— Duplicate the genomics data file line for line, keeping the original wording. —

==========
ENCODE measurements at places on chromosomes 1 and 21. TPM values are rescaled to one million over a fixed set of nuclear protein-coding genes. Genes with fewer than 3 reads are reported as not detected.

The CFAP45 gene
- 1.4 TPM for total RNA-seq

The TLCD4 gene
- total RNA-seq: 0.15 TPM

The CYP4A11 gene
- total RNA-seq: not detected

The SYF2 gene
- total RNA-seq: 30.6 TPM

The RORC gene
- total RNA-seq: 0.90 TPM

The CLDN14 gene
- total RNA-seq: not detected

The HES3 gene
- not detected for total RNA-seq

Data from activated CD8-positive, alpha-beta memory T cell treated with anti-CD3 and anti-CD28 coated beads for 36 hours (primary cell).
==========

ENCODE measurements at places on chromosomes 1 and 21. TPM values are rescaled to one million over a fixed set of nuclear protein-coding genes. Genes with fewer than 3 reads are reported as not detected.

The CFAP45 gene
- 1.4 TPM for total RNA-seq

The TLCD4 gene
- total RNA-seq: 0.15 TPM

The CYP4A11 gene
- total RNA-seq: not detected

The SYF2 gene
- total RNA-seq: 30.6 TPM

The RORC gene
- total RNA-seq: 0.90 TPM

The CLDN14 gene
- total RNA-seq: not detected

The HES3 gene
- not detected for total RNA-seq

Data from activated CD8-positive, alpha-beta memory T cell treated with anti-CD3 and anti-CD28 coated beads for 36 hours (primary cell).